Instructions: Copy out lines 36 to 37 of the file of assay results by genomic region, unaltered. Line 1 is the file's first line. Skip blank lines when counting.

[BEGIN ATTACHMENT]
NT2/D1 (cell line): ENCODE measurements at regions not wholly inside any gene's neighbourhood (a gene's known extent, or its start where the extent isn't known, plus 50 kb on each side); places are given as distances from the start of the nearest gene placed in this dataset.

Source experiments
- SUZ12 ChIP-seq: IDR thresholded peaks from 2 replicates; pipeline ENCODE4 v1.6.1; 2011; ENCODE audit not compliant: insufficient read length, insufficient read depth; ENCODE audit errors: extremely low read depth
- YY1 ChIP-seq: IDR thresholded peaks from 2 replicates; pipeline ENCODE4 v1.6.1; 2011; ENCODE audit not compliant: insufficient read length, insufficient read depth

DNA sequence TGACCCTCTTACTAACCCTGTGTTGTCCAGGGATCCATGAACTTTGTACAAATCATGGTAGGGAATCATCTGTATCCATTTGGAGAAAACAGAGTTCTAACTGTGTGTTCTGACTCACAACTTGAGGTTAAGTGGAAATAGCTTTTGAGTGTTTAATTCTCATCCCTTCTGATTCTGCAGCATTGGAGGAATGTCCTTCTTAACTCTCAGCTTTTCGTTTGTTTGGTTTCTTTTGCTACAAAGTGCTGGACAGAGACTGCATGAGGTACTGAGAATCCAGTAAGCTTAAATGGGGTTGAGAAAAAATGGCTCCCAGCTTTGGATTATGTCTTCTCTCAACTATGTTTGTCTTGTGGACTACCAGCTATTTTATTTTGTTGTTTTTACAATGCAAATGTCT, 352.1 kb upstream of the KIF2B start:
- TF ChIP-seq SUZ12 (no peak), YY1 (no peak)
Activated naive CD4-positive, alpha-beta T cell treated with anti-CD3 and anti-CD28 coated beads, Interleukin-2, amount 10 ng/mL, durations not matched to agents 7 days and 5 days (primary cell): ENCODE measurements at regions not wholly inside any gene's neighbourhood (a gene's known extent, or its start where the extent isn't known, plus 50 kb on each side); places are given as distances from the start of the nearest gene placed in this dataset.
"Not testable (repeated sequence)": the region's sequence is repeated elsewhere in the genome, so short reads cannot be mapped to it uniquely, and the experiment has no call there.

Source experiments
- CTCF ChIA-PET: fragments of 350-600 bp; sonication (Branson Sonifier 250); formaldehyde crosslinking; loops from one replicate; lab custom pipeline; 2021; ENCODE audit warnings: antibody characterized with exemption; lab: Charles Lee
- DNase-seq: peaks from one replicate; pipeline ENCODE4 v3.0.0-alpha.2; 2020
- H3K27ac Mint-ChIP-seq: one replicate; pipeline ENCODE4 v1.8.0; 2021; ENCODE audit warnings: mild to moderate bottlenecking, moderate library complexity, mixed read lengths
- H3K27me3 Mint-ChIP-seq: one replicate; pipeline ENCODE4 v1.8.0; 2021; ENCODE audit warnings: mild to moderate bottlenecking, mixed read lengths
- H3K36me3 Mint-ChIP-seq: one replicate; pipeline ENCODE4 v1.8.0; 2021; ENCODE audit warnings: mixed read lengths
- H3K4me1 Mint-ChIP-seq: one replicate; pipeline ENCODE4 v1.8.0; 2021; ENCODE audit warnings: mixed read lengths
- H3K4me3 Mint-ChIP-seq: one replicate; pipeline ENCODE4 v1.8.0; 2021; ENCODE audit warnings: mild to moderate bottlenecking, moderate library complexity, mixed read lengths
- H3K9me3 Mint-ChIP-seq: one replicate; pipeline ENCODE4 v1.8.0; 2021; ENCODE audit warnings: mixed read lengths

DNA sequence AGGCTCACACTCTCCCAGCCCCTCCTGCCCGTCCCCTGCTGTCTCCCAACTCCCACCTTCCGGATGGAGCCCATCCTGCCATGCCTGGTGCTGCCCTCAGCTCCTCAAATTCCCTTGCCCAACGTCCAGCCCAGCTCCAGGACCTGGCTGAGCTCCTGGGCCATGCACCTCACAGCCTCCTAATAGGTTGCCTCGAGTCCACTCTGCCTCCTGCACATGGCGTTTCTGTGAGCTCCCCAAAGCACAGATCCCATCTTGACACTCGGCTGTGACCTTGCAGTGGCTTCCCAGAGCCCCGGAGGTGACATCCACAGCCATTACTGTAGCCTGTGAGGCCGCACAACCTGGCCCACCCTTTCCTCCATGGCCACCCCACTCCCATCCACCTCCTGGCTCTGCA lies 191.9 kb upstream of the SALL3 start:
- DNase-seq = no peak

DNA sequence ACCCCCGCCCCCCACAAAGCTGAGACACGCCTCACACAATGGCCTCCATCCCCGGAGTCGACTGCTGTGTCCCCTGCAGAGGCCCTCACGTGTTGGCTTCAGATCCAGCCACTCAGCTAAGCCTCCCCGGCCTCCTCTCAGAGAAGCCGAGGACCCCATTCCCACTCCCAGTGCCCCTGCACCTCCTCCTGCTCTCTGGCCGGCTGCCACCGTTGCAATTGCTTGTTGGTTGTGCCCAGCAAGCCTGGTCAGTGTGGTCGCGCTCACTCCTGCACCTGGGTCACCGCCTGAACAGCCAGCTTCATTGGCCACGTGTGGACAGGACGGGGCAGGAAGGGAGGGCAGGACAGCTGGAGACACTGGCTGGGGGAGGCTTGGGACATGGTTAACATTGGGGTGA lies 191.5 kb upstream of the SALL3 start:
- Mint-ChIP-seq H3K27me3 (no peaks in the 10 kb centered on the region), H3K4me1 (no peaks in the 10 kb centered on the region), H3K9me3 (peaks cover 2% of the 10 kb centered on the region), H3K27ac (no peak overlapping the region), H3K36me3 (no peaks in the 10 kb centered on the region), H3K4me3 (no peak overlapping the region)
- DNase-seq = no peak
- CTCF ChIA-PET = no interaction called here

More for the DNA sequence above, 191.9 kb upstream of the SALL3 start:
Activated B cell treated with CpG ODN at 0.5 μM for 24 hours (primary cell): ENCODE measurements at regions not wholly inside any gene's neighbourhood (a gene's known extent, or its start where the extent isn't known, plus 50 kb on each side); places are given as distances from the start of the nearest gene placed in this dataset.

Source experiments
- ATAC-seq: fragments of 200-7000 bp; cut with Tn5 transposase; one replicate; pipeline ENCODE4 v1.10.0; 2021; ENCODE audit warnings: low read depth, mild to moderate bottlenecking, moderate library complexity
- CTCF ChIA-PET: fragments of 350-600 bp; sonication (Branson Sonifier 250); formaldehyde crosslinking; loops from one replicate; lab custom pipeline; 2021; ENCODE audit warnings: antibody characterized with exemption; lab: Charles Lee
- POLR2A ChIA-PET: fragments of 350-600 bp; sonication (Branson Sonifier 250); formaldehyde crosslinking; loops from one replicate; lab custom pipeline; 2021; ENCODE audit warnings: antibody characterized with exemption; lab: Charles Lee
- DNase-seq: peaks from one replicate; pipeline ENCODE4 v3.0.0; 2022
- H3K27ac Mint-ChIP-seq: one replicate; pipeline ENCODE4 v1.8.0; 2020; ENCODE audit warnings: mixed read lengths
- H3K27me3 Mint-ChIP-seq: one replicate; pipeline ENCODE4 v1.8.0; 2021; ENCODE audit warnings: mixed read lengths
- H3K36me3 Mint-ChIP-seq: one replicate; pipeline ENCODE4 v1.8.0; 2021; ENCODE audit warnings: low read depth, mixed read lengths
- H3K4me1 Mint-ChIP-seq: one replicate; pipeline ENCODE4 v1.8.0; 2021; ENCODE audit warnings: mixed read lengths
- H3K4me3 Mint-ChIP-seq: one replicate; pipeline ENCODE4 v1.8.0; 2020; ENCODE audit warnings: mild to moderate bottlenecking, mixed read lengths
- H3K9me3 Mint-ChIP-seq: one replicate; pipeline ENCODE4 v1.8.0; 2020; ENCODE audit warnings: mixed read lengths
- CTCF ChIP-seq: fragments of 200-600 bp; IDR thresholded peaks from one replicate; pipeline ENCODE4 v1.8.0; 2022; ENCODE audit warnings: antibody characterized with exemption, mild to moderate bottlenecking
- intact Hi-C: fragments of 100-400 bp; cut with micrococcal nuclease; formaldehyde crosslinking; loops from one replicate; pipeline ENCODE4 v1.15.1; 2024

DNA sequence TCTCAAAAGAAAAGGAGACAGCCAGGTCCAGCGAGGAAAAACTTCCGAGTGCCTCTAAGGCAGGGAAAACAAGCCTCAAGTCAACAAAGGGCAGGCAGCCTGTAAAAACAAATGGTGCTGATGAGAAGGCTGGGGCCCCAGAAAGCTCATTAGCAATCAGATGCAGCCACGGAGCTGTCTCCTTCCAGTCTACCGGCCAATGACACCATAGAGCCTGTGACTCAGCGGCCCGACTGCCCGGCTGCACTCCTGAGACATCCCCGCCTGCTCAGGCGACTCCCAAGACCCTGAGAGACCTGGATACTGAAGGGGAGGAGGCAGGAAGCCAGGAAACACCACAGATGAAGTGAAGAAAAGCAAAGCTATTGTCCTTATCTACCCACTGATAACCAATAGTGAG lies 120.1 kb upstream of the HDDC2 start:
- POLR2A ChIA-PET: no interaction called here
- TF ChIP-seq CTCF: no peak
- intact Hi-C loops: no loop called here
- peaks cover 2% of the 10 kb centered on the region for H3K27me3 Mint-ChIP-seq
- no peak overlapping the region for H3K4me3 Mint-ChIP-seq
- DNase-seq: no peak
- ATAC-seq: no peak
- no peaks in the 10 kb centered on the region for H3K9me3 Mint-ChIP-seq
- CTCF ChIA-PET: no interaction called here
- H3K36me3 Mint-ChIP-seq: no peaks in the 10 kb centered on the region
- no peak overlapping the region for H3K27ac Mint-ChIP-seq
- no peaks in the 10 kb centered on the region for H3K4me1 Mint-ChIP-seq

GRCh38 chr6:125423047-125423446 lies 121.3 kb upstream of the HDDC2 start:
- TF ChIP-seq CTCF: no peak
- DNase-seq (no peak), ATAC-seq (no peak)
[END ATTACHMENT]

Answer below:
- H3K9me3 Mint-ChIP-seq: one replicate; pipeline ENCODE4 v1.8.0; 2020; ENCODE audit warnings: mixed read lengths
- CTCF ChIP-seq: fragments of 200-600 bp; IDR thresholded peaks from one replicate; pipeline ENCODE4 v1.8.0; 2022; ENCODE audit warnings: antibody characterized with exemption, mild to moderate bottlenecking